Intimate partner violence is a broad problem. An estimated one in four women (24%) and one in seven men (14%) aged 18 and older in the United States have been the victim of severe physical violence by an intimate partner. Current stay-at-home restrictions preventing the spread of COVID-19 may drastically increase these incidents. Some agencies in the United States are already reporting an increase in such reports. And on March 30, a Pennsylvania man, upset about losing his job during the pandemic, shot his girlfriend and killed himself. His girlfriend was hospitalized with non-life-threatening injuries.
Also called domestic violence, intimate partner violence (IPV) is a global health problem that primarily — though not exclusively — affects women in every country. Here in the United States, the Centers for Disease Control and Prevention noted that one in four women will experience domestic violence during her lifetime.
IPV can happen to anyone, affecting people across socioeconomic groups. Partner abuse or aggression can begin in subtle or insidious ways, starting with calling the woman rude names, making negative and sarcastic remarks, and escalating to intense verbal abuse on a daily basis. It can further accelerate into increasingly dangerous and damaging forms of violence, life-threatening trauma, and even death. This pattern of harmful behaviors tends to continue over time as the perpetrator uses the abuse, or threat of violence, to maintain power and control over the woman.
The perpetrator’s abusive behavior can be obvious or subtle. In many cases, that person uses both approaches to induce fear and self-doubt, leading to the woman’s capitulation to the will of the perpetrator. The abused woman’s sense of self diminishes over time as the abuse erodes her self-confidence, ability to function, and decision-making. Although there are many forms of IPV, the most universally known are physical, psychological, emotional, sexual, and financial, along with intimidation, isolation, and abuse of male privilege.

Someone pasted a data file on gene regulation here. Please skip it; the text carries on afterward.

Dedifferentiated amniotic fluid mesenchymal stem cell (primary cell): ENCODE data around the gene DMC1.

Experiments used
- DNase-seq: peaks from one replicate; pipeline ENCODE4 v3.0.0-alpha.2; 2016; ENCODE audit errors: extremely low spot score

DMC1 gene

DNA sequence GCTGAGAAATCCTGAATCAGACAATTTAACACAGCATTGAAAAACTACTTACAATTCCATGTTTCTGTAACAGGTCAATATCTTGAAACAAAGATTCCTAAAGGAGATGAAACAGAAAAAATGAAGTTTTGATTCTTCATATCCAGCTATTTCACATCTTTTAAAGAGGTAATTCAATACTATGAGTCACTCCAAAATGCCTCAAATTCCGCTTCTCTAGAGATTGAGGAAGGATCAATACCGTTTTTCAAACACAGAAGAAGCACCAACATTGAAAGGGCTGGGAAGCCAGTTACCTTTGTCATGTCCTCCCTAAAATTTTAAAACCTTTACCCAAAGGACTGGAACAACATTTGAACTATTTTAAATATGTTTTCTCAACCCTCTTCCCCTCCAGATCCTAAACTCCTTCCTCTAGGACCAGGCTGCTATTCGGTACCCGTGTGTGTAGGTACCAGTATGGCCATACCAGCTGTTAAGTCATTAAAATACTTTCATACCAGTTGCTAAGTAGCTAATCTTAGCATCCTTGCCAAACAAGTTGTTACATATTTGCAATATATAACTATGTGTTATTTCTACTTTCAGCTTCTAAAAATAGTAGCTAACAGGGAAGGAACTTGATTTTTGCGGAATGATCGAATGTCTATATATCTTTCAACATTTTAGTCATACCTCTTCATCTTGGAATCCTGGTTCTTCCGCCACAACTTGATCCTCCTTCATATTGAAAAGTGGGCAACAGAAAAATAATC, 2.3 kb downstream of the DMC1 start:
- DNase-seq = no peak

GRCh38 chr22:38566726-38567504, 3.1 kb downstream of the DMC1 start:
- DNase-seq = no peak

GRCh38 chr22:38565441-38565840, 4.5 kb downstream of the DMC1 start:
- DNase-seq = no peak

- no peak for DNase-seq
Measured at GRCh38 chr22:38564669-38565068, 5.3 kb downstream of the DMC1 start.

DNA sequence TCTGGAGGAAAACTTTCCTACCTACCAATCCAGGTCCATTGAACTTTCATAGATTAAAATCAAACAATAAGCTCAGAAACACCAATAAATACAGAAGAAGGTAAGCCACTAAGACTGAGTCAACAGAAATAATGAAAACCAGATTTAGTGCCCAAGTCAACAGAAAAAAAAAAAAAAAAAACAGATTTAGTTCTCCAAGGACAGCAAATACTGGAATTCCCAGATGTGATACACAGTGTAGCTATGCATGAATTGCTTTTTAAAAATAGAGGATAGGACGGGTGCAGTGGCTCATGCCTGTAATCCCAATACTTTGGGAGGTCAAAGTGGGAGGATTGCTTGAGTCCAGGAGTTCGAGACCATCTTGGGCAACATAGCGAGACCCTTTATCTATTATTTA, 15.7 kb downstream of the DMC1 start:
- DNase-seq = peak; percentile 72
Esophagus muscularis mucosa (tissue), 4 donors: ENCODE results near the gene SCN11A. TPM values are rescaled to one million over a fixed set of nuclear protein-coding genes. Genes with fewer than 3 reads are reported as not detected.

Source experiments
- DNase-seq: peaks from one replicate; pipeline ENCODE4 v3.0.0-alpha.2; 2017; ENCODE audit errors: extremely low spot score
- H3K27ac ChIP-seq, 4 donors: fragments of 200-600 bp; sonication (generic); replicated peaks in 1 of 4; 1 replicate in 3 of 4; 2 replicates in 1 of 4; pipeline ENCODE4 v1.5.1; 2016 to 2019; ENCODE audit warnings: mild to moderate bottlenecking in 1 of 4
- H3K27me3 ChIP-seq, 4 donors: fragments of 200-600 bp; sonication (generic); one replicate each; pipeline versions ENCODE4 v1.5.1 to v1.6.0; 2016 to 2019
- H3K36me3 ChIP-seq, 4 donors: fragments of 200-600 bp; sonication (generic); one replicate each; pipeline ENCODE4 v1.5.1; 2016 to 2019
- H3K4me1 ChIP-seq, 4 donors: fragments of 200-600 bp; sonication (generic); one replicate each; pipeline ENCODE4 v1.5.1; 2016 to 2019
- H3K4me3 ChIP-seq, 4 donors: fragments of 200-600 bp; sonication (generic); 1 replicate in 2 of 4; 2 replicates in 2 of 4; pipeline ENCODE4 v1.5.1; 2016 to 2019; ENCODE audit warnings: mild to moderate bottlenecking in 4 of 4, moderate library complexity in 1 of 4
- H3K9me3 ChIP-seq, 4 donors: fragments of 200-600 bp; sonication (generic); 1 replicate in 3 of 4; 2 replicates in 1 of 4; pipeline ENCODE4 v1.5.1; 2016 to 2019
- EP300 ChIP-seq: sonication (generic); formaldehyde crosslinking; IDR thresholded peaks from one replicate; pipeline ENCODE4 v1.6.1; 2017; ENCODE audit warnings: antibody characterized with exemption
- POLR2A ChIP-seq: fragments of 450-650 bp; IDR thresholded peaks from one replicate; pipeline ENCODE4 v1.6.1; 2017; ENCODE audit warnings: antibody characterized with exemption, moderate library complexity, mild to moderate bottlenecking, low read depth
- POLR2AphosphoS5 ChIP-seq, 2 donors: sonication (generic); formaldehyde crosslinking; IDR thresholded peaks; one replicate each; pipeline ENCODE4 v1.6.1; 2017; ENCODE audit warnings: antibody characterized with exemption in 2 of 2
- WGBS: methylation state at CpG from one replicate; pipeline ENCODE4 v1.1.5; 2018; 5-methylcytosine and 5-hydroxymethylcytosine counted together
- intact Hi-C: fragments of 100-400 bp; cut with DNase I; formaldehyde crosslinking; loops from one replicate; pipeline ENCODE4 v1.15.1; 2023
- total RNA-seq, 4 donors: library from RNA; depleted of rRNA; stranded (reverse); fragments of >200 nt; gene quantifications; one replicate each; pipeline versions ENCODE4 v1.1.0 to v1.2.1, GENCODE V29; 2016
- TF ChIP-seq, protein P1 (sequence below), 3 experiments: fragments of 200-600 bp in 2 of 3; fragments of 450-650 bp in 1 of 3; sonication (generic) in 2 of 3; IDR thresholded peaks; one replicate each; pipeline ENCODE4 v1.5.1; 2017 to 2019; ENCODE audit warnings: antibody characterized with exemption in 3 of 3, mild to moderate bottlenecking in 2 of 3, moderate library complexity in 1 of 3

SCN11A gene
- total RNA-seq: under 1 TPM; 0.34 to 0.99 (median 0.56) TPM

My research has focused on disabled and nondisabled women who have experienced IPV, and those women who have extricated themselves from these situations. More recently, I studied verbal abuse that precedes more serious and life-threatening forms of abuse, as well as the destruction of the woman’s personal property. My work, looking at both nonmilitary and military wives’ experiences, has found that verbal abuse tends to accentuate one’s vulnerability and becomes a precursor for the person developing other health problems, especially mental health issues.
Now, given the need to maintain social distance and shelter-in-place, one local outpatient community behavioral mental health center has received fewer than usual calls from women for mental health services. Although services are available, and the center has embraced telehealth through digital communication to provide care, some women that use weekly services have declined to use telehealth.
When counselors have reached out to check in with clients via phone, it’s been women who are known victims of IPV, or those most at risk for abuse, who either do not answer their phones or say they “are too busy to talk.” Only a few women have indicated the presence of a partner or spouse nearby, with remarks such as: “I’m needed by my husband” or “I’m busy with someone right now.” These brief interactions between the counselor and client are limited to a few words. Questions asking the woman when a good time would be to call back go unanswered with phrases like: “I don’t know” or “You don’t have to call back.”
These comments suggest to the counselor that these women cannot speak freely, and they sound different, as if something is amiss. Although one may say that this is only an assumption on the counselor’s part, I believe it is typically an educated and intuitive supposition based on the counselor’s knowledge and clinical experience from working with that specific client.
If the services usually in-place — such as hotlines, phone resources, and agencies serving women experiencing abuse — are not accessible, then these women will go unserved. One of the limitations of telehealth is privacy in the home setting, where other people can hear or even purposely listen to an individual or group counseling session. Perpetrators of abuse who maintain control of a woman and secrecy surrounding their lives together are the last people who would accept a woman participating in group therapy or a support group session via telehealth. It could be even more dangerous for a woman experiencing IPV to reach out for help at this time.
Nurses, including those in advanced practice, will continue to use established standards of practice to assess and effectively intervene with victims of IPV. Nurses are well prepared to identify and educate women on types of abuse and help formulate plans for safety, family care, and treatment interventions for the victim.
Hotlines, crisis centers, and shelters have remained open during the pandemic. Additionally, two places women can still frequent during this pandemic are grocery stores and pharmacies, which could be used to provide information about domestic violence services in local areas. This crisis isn’t going away, and nor should our support.
Linda Carman Copel is a professor at Villanova University’s M. Louise Fitzpatrick College of Nursing, a certified psychiatric mental health clinical nurse specialist, and a marriage and family therapist.